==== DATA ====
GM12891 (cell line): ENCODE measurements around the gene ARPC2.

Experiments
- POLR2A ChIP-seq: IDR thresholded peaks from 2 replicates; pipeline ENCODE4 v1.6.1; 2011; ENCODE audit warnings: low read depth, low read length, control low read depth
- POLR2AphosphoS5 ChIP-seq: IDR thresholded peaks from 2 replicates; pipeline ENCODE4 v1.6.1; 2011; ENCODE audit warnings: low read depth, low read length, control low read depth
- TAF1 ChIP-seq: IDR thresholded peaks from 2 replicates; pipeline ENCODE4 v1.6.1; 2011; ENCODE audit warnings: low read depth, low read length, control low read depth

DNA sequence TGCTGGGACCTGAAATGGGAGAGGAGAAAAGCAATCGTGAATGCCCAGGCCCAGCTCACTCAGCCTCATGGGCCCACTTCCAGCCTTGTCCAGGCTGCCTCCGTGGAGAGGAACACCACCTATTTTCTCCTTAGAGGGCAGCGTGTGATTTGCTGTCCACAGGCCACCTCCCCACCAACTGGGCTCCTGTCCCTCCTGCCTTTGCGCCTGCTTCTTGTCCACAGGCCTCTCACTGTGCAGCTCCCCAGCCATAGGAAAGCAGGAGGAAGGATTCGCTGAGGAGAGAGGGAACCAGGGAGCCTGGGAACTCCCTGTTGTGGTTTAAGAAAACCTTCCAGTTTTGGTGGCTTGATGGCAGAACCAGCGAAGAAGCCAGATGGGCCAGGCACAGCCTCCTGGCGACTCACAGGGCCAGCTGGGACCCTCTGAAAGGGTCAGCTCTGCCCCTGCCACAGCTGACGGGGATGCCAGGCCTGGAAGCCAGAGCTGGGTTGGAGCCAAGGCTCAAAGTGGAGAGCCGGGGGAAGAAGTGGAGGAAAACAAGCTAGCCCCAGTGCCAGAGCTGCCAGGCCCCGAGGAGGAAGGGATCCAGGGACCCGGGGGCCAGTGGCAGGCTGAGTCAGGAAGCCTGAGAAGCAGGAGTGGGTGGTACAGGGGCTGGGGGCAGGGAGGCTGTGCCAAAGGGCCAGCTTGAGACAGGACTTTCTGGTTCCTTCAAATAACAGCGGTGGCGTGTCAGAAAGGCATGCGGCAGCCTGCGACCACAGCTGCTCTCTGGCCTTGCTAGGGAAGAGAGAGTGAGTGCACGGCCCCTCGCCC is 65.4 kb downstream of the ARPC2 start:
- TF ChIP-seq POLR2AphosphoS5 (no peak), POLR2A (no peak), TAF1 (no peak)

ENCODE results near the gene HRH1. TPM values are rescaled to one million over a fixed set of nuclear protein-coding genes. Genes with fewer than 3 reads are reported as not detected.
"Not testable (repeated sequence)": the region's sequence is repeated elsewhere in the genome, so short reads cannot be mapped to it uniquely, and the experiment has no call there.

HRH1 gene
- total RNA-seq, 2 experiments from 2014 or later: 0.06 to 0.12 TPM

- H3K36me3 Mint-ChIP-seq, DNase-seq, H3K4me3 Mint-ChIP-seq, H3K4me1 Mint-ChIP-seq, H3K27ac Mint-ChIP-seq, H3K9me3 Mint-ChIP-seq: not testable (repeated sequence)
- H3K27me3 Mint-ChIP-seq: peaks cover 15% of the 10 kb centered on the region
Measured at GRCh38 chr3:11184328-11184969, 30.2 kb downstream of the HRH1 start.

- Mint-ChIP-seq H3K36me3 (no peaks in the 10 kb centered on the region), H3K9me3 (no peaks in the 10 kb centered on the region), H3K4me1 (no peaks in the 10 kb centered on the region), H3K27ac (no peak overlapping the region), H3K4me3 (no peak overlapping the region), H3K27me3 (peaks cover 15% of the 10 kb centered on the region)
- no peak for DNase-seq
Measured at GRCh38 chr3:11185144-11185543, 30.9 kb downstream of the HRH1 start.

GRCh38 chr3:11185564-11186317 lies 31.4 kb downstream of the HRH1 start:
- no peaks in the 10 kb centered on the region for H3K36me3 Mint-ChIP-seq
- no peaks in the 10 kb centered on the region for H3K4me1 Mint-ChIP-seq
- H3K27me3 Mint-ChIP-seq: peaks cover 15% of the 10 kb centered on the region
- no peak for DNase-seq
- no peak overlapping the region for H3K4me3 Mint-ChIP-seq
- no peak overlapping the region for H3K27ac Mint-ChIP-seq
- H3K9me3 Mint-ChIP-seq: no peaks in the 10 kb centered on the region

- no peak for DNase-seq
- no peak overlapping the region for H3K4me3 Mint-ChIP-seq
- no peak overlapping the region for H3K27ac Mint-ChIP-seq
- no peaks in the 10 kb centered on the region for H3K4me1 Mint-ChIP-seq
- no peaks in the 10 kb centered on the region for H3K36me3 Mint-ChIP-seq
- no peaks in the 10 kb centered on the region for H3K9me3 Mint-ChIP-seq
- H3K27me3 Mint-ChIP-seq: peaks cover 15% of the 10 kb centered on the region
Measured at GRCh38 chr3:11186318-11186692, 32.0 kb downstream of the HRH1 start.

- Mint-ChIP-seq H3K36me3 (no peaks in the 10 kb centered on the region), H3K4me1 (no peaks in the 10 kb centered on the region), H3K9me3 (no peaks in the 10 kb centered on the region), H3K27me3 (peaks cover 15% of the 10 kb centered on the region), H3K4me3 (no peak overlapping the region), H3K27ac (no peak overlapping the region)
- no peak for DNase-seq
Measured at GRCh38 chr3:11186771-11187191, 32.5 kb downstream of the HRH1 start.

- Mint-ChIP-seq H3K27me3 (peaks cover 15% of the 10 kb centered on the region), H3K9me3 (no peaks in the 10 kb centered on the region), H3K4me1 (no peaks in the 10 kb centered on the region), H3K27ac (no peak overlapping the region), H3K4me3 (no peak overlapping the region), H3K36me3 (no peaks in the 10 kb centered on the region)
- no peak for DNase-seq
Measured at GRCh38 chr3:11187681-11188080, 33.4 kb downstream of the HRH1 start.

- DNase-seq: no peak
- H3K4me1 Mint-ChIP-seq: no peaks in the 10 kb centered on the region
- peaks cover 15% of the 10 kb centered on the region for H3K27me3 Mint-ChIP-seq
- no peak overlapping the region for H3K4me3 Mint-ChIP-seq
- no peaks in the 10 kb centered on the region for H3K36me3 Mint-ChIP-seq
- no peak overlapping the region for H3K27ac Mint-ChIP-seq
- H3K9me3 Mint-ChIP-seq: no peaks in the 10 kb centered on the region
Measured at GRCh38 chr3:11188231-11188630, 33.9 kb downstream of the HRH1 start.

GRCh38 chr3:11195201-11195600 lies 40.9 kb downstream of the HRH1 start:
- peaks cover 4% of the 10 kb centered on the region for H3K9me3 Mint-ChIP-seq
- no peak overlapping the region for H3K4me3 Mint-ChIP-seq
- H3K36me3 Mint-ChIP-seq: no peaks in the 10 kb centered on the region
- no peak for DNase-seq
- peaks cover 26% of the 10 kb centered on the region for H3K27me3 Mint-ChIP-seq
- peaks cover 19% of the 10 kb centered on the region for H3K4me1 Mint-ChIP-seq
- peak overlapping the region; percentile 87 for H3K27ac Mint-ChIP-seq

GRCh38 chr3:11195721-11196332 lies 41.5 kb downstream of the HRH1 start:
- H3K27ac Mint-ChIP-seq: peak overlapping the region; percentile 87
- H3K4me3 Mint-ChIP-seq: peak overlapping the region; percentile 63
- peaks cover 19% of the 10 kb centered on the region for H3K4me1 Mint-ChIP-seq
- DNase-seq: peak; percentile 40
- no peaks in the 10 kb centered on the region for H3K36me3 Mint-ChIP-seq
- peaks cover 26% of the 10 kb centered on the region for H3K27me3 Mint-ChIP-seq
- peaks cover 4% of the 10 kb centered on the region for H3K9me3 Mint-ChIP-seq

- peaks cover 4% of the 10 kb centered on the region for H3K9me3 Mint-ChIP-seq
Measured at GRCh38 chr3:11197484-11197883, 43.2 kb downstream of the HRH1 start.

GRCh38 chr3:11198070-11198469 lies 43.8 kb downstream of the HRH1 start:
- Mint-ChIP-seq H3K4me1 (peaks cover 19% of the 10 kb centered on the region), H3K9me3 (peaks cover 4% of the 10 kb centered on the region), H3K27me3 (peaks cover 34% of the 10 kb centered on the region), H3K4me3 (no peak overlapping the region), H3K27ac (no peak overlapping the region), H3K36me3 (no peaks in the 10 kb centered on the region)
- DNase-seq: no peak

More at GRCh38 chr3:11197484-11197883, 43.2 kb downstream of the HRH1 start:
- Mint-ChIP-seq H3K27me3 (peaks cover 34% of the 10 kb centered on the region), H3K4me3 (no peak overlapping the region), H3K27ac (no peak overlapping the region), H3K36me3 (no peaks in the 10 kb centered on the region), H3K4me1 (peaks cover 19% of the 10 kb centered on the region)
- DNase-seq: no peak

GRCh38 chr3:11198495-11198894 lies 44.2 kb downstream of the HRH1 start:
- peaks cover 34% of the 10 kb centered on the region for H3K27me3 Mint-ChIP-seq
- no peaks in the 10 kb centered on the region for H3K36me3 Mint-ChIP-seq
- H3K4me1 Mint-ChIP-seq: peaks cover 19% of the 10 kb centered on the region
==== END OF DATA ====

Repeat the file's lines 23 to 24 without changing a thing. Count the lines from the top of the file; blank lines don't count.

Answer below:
- no peak overlapping the region for H3K4me3 Mint-ChIP-seq
- no peak overlapping the region for H3K27ac Mint-ChIP-seq